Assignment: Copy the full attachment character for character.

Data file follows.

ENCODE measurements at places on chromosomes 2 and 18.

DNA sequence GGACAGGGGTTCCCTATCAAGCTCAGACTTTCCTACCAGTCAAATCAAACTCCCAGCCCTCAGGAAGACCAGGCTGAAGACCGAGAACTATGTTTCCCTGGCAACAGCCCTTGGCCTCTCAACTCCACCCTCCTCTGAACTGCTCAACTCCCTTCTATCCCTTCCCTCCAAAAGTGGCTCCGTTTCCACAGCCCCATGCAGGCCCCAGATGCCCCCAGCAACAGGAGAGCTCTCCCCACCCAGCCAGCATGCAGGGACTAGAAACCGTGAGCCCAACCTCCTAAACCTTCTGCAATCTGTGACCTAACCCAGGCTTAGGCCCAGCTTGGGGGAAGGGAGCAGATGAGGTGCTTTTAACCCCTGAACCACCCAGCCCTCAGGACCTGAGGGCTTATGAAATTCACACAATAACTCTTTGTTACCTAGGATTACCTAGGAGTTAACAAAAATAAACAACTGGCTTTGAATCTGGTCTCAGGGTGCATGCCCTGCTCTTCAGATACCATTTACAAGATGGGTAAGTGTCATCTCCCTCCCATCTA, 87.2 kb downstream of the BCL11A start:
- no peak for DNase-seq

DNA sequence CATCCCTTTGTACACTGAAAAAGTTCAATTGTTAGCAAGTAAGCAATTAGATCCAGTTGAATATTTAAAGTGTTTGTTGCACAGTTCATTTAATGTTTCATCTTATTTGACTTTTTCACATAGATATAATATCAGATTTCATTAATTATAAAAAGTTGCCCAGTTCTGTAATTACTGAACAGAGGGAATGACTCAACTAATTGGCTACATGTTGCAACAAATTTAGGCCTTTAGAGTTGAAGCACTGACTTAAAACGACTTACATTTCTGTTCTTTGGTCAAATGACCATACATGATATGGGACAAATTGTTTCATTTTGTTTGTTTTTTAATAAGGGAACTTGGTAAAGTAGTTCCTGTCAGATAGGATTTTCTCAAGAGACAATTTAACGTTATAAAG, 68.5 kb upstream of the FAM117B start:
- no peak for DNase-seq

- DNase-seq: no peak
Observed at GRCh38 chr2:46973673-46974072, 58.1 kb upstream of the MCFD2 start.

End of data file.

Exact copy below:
ENCODE measurements at places on chromosomes 2 and 18.

DNA sequence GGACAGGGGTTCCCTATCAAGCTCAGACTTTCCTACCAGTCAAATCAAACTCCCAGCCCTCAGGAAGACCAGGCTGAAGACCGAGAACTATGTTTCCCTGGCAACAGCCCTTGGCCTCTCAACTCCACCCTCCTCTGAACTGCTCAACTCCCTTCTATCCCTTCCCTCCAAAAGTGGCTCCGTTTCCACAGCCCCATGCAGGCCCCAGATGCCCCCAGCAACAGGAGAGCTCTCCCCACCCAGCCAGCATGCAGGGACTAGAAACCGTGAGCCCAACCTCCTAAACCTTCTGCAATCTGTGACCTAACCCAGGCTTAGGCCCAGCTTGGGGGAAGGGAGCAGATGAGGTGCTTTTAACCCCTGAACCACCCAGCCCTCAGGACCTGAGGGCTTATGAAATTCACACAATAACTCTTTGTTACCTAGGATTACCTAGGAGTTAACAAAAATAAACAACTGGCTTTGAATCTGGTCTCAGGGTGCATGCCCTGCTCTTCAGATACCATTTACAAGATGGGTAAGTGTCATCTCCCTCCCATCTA, 87.2 kb downstream of the BCL11A start:
- no peak for DNase-seq

DNA sequence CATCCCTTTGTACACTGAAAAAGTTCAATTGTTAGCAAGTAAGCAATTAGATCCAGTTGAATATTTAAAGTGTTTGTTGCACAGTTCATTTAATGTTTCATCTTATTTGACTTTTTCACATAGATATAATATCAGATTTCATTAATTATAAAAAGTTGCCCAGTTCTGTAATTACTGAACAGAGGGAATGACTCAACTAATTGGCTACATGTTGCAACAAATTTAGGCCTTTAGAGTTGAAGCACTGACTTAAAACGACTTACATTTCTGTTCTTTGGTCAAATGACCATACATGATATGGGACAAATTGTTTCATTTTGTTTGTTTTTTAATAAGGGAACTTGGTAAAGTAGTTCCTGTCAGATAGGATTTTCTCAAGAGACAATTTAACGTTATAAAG, 68.5 kb upstream of the FAM117B start:
- no peak for DNase-seq

- DNase-seq: no peak
Observed at GRCh38 chr2:46973673-46974072, 58.1 kb upstream of the MCFD2 start.